But.....that doesn't change how frustrating it is!!! Some people report success with alarms in as little as 2-3 weeks. This has not been my experience despite using it correctly (some parents hook them up and expect it to magically fix everything with no further effort, then complain it didn't work). The alarm, if nothing else, prevents the daily sheet washing and bed remaking, which is worth it to me, especially with multiple kids. It's worth a try, since it's only $30.

    Good luck!
     
  3. susanlindstrom16

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    We have the same issue with my 7 year old daughter. I don't think its caused by D but it can be exacerbated by it when she is running high. I would say it gets worse if she gets into the 200s. When she gets high like that we can be sure there will be an accident.

    We aren't yet at the point where we are concerned enough to try to correct it beyond trying to limit fluids before bed. The alarm thing mentioned by quiltinmom above makes sense and would probably be our first step when we start to feel like we need to do something more. I have non-D family members that wet the bed until age 9 or so part of me feels like we'd be dealing with this anyway, regardless of D.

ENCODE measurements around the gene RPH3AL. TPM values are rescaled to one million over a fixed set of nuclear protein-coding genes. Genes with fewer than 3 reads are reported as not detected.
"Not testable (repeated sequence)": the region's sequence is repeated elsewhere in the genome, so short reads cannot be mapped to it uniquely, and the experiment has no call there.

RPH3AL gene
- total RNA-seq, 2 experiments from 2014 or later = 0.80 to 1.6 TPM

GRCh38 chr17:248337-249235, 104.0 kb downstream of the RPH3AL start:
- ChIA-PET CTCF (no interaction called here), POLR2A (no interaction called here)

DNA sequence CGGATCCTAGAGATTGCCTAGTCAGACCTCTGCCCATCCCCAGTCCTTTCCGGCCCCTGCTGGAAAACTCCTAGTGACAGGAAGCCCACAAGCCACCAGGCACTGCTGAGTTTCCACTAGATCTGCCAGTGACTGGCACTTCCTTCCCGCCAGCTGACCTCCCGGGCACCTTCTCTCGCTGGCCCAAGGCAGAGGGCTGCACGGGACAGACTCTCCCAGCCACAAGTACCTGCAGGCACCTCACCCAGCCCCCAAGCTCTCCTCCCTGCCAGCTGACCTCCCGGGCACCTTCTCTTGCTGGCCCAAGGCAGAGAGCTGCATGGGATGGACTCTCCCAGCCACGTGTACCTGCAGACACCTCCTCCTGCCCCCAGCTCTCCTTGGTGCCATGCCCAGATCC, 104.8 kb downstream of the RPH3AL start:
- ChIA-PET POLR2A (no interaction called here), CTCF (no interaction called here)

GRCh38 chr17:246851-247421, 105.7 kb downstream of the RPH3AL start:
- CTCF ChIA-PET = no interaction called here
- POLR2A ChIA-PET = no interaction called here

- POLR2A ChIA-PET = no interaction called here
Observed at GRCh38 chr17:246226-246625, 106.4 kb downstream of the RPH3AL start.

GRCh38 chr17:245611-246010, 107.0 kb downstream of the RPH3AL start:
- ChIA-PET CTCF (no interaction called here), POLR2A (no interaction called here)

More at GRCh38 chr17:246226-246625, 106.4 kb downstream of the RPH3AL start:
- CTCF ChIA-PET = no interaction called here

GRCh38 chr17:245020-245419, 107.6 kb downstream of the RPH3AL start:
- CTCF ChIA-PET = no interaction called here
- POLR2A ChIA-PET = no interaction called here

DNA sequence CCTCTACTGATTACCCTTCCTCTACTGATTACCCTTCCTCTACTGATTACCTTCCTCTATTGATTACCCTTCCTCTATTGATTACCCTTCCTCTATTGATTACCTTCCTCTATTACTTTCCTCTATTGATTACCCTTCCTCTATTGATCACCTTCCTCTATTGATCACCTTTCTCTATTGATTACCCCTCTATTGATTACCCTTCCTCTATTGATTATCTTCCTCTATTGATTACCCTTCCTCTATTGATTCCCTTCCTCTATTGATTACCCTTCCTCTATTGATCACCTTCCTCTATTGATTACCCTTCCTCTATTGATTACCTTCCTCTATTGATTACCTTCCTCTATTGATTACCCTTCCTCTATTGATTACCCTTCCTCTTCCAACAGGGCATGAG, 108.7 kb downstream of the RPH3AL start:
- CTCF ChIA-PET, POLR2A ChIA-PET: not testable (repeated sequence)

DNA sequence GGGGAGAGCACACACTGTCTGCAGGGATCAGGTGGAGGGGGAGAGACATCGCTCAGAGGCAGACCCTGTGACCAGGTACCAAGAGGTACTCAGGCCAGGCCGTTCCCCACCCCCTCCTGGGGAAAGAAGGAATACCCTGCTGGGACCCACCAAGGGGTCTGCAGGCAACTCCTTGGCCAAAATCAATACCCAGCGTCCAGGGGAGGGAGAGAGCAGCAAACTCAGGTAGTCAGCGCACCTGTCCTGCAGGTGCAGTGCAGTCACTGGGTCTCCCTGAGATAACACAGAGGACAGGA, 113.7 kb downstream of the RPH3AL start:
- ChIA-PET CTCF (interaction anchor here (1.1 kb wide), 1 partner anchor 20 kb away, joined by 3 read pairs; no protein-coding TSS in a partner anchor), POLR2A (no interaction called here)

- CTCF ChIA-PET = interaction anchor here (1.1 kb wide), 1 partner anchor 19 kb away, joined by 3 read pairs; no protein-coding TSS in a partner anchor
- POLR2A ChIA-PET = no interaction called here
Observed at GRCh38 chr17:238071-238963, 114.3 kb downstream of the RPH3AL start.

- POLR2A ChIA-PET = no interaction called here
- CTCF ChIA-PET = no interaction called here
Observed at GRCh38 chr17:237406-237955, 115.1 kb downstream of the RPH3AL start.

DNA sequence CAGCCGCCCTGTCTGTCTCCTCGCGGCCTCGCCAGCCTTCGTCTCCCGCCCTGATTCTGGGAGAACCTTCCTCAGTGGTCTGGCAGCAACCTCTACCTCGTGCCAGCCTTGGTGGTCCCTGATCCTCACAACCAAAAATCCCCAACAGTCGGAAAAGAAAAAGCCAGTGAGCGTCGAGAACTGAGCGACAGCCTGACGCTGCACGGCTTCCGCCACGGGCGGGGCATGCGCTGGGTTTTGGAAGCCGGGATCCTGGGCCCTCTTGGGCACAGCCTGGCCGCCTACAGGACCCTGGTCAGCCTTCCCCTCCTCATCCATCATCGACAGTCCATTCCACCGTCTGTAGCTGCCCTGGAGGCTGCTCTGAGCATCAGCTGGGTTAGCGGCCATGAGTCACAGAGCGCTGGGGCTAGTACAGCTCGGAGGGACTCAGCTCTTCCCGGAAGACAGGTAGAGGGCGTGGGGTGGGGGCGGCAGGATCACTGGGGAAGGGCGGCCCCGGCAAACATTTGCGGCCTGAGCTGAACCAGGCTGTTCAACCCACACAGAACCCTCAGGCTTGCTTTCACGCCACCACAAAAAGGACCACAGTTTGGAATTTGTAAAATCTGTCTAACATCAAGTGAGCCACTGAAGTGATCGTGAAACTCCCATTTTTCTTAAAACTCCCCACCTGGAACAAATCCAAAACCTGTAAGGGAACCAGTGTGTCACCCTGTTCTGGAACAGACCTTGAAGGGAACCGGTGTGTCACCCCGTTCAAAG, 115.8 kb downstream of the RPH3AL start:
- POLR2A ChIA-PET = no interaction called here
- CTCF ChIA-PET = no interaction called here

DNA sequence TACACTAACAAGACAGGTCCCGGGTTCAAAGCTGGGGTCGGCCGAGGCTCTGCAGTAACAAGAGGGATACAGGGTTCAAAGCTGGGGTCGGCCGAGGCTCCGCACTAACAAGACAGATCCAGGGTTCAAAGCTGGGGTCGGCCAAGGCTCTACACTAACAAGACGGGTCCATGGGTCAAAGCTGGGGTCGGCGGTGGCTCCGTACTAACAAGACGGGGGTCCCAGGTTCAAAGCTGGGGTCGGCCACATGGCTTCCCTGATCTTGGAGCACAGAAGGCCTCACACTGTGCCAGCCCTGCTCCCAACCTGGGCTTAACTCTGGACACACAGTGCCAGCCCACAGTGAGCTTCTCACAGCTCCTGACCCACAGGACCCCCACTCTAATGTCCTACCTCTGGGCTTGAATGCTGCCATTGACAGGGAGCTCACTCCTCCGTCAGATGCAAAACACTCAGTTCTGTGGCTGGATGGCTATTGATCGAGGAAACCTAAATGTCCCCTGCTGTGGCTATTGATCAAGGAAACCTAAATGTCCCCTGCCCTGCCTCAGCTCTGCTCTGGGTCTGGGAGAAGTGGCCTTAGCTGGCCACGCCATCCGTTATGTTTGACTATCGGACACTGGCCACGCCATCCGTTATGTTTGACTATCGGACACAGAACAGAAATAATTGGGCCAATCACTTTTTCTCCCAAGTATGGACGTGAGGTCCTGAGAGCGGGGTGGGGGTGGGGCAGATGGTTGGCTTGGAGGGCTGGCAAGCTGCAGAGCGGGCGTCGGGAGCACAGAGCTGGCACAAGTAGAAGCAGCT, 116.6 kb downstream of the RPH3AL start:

4. Just Jen

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    My eldest non-d daughter struggled with nighttime wetting until she was about 12. She stopped shortly before puberty hit in full force. We tried several things to no avail. My mom tells me I had issues as a child as well, until they took me off of dairy for about three months. Then they slowly reintroduced dairy and I was fine. Both my daughter and myself are extremely deep sleepers - fire alarms might not wake us. We were told that until the age of 11, it really wasn't seen as out of the ordinary. When she turned 11, we did see a specialist who found nothing wrong. Doesn't really give you any answers, I know, but at least these days the nighttime pull-ups are available.
     
  5. KatieSue

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    We went through this till she was about 11 or 12. Man their little bodies can hold a lot of liquid. We did take her in and the doc said basically they grow out of it, which is what happened. They do have meds they can try but they're not very effective usually. At the end we did do the alarm, but it was when she asked for it. I'm not sure I'd do it unless the kid was cooperating. She finally was so embarrassed going to sleepovers etc that she asked for help.